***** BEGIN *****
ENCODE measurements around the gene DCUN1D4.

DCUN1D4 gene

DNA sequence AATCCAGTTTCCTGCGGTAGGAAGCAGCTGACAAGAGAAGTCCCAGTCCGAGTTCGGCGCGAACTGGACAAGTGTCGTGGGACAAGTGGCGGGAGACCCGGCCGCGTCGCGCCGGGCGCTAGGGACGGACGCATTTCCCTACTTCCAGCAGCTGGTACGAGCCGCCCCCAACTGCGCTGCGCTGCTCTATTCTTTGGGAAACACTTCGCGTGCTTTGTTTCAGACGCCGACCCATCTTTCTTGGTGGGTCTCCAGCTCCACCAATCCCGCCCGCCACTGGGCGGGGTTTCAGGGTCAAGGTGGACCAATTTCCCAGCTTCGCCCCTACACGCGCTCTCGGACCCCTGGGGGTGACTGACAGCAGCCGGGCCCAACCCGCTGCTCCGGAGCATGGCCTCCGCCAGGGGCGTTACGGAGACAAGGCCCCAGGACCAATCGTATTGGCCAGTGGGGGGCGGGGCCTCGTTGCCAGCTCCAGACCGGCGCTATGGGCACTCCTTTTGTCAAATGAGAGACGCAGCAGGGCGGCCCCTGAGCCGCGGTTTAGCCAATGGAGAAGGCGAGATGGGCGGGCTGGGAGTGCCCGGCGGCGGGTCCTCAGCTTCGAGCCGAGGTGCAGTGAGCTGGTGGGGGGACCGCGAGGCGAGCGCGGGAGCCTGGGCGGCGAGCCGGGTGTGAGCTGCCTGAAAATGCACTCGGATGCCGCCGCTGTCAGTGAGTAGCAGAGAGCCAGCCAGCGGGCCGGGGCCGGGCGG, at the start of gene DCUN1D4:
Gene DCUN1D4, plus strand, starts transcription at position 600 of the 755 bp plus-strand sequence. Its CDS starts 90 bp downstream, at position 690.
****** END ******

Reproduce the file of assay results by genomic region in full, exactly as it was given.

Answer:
ENCODE measurements around the gene DCUN1D4.

DCUN1D4 gene

DNA sequence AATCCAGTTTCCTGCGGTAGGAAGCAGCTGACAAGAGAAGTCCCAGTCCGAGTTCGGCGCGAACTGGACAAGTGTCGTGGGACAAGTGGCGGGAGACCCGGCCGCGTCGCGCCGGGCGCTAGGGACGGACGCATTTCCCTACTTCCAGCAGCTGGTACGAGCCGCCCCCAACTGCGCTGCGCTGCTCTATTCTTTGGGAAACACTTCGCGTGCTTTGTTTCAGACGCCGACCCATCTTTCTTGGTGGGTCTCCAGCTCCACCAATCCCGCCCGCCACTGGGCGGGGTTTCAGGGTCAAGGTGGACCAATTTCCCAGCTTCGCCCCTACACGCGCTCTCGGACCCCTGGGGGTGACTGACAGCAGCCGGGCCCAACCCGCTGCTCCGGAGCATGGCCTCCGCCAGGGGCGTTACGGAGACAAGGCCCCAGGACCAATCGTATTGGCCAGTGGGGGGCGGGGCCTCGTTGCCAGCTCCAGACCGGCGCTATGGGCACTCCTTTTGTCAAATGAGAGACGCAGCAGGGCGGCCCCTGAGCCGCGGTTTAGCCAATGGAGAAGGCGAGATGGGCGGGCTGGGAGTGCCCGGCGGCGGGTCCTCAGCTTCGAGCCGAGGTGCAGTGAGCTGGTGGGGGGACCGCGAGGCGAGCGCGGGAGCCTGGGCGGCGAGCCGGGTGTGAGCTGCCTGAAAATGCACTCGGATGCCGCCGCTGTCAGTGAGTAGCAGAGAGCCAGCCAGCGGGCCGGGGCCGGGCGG, at the start of gene DCUN1D4:
Gene DCUN1D4, plus strand, starts transcription at position 600 of the 755 bp plus-strand sequence. Its CDS starts 90 bp downstream, at position 690.